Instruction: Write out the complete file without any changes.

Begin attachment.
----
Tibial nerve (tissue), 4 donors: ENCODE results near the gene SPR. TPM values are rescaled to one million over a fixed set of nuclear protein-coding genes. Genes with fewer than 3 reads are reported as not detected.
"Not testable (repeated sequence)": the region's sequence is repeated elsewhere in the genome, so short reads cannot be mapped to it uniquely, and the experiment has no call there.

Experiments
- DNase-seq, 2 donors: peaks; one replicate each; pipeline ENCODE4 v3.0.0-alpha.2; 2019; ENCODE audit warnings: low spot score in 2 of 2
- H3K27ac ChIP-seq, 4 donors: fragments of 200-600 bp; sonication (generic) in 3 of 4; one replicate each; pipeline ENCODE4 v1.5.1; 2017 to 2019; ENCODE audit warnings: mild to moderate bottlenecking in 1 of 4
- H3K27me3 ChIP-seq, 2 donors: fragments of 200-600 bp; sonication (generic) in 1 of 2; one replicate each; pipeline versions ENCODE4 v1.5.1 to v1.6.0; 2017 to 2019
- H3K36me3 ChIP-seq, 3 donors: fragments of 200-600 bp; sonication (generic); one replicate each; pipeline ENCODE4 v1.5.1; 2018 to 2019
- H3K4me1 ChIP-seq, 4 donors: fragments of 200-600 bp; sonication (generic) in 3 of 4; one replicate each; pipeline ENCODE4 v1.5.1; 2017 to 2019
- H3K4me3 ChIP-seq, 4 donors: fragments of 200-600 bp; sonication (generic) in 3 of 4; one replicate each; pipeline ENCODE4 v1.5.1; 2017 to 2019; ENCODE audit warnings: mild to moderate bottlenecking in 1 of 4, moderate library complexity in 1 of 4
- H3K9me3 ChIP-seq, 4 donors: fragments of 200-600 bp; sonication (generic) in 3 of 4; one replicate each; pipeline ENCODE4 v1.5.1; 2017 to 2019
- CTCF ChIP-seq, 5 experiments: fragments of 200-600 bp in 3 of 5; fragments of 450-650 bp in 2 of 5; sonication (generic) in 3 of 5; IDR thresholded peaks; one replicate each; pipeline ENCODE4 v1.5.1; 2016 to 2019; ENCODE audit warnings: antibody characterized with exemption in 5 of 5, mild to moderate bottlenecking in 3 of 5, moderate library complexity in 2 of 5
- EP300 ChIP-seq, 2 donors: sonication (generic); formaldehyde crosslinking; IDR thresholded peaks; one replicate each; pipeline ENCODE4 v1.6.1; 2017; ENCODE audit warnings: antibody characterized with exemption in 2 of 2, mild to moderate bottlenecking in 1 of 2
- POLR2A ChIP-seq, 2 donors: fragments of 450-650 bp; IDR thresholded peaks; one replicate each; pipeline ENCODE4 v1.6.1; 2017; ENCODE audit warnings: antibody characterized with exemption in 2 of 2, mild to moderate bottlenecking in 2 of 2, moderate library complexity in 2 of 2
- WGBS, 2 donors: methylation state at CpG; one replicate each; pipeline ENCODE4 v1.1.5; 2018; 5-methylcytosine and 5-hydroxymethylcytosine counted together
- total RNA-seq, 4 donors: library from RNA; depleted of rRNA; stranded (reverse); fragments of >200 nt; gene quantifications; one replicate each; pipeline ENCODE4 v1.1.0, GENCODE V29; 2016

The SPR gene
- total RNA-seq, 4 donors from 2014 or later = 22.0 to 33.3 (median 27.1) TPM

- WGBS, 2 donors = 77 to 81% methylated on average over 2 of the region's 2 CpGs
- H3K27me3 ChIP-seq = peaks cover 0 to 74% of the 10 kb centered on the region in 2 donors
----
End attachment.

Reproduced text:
Tibial nerve (tissue), 4 donors: ENCODE results near the gene SPR. TPM values are rescaled to one million over a fixed set of nuclear protein-coding genes. Genes with fewer than 3 reads are reported as not detected.
"Not testable (repeated sequence)": the region's sequence is repeated elsewhere in the genome, so short reads cannot be mapped to it uniquely, and the experiment has no call there.

Experiments
- DNase-seq, 2 donors: peaks; one replicate each; pipeline ENCODE4 v3.0.0-alpha.2; 2019; ENCODE audit warnings: low spot score in 2 of 2
- H3K27ac ChIP-seq, 4 donors: fragments of 200-600 bp; sonication (generic) in 3 of 4; one replicate each; pipeline ENCODE4 v1.5.1; 2017 to 2019; ENCODE audit warnings: mild to moderate bottlenecking in 1 of 4
- H3K27me3 ChIP-seq, 2 donors: fragments of 200-600 bp; sonication (generic) in 1 of 2; one replicate each; pipeline versions ENCODE4 v1.5.1 to v1.6.0; 2017 to 2019
- H3K36me3 ChIP-seq, 3 donors: fragments of 200-600 bp; sonication (generic); one replicate each; pipeline ENCODE4 v1.5.1; 2018 to 2019
- H3K4me1 ChIP-seq, 4 donors: fragments of 200-600 bp; sonication (generic) in 3 of 4; one replicate each; pipeline ENCODE4 v1.5.1; 2017 to 2019
- H3K4me3 ChIP-seq, 4 donors: fragments of 200-600 bp; sonication (generic) in 3 of 4; one replicate each; pipeline ENCODE4 v1.5.1; 2017 to 2019; ENCODE audit warnings: mild to moderate bottlenecking in 1 of 4, moderate library complexity in 1 of 4
- H3K9me3 ChIP-seq, 4 donors: fragments of 200-600 bp; sonication (generic) in 3 of 4; one replicate each; pipeline ENCODE4 v1.5.1; 2017 to 2019
- CTCF ChIP-seq, 5 experiments: fragments of 200-600 bp in 3 of 5; fragments of 450-650 bp in 2 of 5; sonication (generic) in 3 of 5; IDR thresholded peaks; one replicate each; pipeline ENCODE4 v1.5.1; 2016 to 2019; ENCODE audit warnings: antibody characterized with exemption in 5 of 5, mild to moderate bottlenecking in 3 of 5, moderate library complexity in 2 of 5
- EP300 ChIP-seq, 2 donors: sonication (generic); formaldehyde crosslinking; IDR thresholded peaks; one replicate each; pipeline ENCODE4 v1.6.1; 2017; ENCODE audit warnings: antibody characterized with exemption in 2 of 2, mild to moderate bottlenecking in 1 of 2
- POLR2A ChIP-seq, 2 donors: fragments of 450-650 bp; IDR thresholded peaks; one replicate each; pipeline ENCODE4 v1.6.1; 2017; ENCODE audit warnings: antibody characterized with exemption in 2 of 2, mild to moderate bottlenecking in 2 of 2, moderate library complexity in 2 of 2
- WGBS, 2 donors: methylation state at CpG; one replicate each; pipeline ENCODE4 v1.1.5; 2018; 5-methylcytosine and 5-hydroxymethylcytosine counted together
- total RNA-seq, 4 donors: library from RNA; depleted of rRNA; stranded (reverse); fragments of >200 nt; gene quantifications; one replicate each; pipeline ENCODE4 v1.1.0, GENCODE V29; 2016

The SPR gene
- total RNA-seq, 4 donors from 2014 or later = 22.0 to 33.3 (median 27.1) TPM

- WGBS, 2 donors = 77 to 81% methylated on average over 2 of the region's 2 CpGs
- H3K27me3 ChIP-seq = peaks cover 0 to 74% of the 10 kb centered on the region in 2 donors